Romania leads qualifying at Euros
BRUSSELS -- After a long injury layoff, the European Championship was supposed to vault Russia's Aliya Mustafina back among the outstanding favorites for gold at the London Olympics.
Instead, Thursday's team qualifying left her distraught and suddenly looking like a fallible teenager where she once seemed poised for perfection.
In a half-empty Heysel hall in the morning session, Mustafina opened on the floor and it took her exactly 17 seconds to lose the poise and confidence she had always shown since winning the 2010 world all-around title as a 16-year-old. She emerged from a swirl of high-jumping moves only to come up just short on her landing. She fell back on her behind, the most ungraceful move of her routine.
In the team standings, Romania scored 177.472 points to lead second-place Russia by 4.910 points.
Throughout the two-hour session, Mustafina never fully recovered. She botched two moves on the uneven bars, where she was the silver medalist at the 2010 world championships, and landed less than perfect on her vault. When it was over, teammates smothered her with sympathy before she walked past reporters, stony-faced and pale.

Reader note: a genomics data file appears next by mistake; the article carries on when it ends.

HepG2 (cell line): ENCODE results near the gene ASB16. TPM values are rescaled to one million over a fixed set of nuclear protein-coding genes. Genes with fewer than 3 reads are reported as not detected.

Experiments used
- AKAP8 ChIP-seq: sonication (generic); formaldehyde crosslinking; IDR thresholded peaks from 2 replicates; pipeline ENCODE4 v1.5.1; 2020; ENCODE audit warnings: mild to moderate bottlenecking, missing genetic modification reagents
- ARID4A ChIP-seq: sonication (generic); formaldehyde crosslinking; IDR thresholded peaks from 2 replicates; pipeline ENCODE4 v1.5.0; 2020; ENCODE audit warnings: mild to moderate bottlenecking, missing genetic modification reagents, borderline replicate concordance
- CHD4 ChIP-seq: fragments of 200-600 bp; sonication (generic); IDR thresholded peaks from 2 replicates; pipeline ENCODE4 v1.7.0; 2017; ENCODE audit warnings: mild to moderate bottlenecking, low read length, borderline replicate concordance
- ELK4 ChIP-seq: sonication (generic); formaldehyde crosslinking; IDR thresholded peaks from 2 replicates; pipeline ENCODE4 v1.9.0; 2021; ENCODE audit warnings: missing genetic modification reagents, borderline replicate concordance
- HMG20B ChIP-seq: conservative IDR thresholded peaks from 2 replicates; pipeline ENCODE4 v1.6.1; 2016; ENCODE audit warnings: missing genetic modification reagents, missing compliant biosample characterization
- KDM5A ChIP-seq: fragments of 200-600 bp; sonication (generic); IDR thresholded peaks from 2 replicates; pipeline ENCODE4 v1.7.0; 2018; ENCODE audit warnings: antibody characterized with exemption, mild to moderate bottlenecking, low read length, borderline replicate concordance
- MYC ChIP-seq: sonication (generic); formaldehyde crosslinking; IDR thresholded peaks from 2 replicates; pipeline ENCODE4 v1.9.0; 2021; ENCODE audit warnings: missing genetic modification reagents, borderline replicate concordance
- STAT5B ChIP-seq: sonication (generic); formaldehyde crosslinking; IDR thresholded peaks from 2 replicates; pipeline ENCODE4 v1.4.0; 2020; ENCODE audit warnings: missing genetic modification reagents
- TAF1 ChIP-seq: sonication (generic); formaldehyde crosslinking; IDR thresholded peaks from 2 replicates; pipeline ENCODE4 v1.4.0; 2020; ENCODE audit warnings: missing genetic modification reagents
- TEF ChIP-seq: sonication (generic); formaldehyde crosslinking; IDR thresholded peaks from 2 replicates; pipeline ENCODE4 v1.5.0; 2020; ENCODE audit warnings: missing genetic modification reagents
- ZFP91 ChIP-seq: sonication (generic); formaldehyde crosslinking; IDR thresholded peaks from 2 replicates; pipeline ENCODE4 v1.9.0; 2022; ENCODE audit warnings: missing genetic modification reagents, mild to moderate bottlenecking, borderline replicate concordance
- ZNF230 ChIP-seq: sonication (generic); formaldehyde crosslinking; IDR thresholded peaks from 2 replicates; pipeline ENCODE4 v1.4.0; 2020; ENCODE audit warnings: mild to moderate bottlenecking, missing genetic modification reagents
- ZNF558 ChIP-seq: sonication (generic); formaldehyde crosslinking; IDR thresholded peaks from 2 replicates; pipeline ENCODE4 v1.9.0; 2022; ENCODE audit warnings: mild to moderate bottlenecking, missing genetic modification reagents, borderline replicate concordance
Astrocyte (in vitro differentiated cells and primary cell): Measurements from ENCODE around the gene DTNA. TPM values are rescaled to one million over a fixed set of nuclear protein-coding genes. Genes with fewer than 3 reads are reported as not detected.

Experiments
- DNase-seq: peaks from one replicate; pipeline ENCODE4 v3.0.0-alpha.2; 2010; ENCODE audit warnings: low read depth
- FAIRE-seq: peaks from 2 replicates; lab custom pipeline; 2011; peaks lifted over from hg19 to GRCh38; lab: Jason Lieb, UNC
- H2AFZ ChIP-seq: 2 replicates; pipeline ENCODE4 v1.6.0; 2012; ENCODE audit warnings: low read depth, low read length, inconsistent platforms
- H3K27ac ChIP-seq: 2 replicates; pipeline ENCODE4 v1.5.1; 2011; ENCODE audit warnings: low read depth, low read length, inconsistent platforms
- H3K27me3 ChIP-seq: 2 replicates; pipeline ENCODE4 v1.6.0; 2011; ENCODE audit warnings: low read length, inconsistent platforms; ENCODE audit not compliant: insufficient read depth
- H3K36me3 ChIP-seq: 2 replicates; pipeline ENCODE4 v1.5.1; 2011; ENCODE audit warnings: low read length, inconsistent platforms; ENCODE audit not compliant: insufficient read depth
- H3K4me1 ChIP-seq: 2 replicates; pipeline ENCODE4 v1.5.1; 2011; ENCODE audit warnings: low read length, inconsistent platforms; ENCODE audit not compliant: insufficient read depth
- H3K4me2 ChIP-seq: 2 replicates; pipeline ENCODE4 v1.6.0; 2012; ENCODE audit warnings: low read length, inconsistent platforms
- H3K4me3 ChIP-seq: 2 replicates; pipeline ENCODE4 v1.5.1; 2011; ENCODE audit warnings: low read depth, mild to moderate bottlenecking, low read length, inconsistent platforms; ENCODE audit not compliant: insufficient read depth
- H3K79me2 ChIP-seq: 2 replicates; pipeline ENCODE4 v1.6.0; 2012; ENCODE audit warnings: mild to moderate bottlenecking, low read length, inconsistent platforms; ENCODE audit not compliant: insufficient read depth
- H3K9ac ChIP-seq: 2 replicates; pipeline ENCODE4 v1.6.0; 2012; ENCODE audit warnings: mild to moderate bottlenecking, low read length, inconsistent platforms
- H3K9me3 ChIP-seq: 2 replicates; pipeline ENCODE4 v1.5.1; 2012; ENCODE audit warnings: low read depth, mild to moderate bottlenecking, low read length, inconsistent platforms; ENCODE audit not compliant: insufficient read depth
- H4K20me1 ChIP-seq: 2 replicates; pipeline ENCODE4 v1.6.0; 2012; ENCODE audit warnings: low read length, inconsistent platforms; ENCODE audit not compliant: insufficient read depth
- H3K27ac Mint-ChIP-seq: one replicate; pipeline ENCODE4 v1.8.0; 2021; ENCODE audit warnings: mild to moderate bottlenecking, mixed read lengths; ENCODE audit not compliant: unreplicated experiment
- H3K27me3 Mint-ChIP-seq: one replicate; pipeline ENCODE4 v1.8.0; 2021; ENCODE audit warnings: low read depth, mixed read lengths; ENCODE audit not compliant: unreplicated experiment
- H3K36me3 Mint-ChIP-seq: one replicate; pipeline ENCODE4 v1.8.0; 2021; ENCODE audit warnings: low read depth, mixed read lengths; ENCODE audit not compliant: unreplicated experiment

Instead of dominating the closing weekend, the best she can do now is boost the Russian effort to overcome a surprisingly strong Romania for the team title on Saturday. There is no all-around title at stake, and Mustafina failed to qualify for any of the apparatus finals on Sunday. That's in stark contrast to the 2010 world championships, where she made all four event finals after winning gold in the team competition and all-around.
Instead of leading her country, Mustafina was the third-best Russian on the uneven bars and on the floor -- an event where none of her compatriots made the final.
But Romanian coach Octavian Belu didn't want to read too much into Thursday's performance.
"Russia is Russia," Belu said. "We know what they are able to do when they are in big form."
Now the question is when that good form will come back for Mustafina.
She blazed onto the world scene two years ago, blowing away opposition with a rare combination of power, elevation and elegance that had shades of the great Svetlana Khorkina. At the 2010 world championships, she almost singlehandedly took Russia to its first team title at a major event since the Unified Team won the 1992 Olympics and walked off with four other medals.
But at last year's European Championships, she tore the anterior cruciate ligament in her left knee and needed surgery. That left less than 18 months before the London Olympics, so the timetable was tight. But it was thought Mustafina's youth and vigor would easily overcome the setback, and she was back competing before the end of the year.
On Thursday, perhaps out of sheer nerves, she kept working and turning her left knee much more than her right during warmups. No single error, though, could be clearly contributed to the former injury.
It's too early to write off Mustafina for London, but she did show frailty for the first time. American Jordyn Wieber won the world title without competing against Mustafina last year, and their face-off could become one of the highlights of the games.
Wieber upstaged Mustafina at the 2011 American Cup, Mustafina's first meet as the world champion and Wieber's first at the senior level.